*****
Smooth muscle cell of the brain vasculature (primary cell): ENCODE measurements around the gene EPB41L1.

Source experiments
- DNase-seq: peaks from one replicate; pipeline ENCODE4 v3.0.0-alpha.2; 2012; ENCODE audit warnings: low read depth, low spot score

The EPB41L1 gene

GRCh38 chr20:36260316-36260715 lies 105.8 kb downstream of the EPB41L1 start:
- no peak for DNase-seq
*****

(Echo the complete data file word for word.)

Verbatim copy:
Smooth muscle cell of the brain vasculature (primary cell): ENCODE measurements around the gene EPB41L1.

Source experiments
- DNase-seq: peaks from one replicate; pipeline ENCODE4 v3.0.0-alpha.2; 2012; ENCODE audit warnings: low read depth, low spot score

The EPB41L1 gene

GRCh38 chr20:36260316-36260715 lies 105.8 kb downstream of the EPB41L1 start:
- no peak for DNase-seq